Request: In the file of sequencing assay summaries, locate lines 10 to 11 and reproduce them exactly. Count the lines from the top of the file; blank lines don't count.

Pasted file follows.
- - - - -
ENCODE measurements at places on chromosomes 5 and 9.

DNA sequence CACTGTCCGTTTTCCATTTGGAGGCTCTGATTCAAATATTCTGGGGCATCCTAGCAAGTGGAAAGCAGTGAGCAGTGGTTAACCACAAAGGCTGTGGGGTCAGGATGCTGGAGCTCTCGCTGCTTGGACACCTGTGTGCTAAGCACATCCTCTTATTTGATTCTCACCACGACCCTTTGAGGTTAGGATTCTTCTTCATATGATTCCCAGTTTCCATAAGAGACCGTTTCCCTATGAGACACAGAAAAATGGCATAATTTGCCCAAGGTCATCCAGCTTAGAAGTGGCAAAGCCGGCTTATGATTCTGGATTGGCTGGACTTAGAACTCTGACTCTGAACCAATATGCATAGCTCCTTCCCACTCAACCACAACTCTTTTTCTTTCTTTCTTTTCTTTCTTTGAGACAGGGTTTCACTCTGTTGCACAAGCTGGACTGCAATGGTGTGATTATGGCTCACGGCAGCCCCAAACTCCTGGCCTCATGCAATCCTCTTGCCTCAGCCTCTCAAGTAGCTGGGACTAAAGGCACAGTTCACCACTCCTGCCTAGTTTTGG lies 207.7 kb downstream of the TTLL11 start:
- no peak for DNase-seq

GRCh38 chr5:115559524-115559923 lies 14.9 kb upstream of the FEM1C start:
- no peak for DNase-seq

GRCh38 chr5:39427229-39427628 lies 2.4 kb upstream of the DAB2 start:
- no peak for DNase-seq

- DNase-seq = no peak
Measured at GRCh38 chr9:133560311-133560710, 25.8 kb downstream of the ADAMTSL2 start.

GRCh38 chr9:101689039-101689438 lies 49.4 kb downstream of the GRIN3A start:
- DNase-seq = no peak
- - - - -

GRCh38 chr9:101689039-101689438 lies 49.4 kb downstream of the GRIN3A start:
- DNase-seq = no peak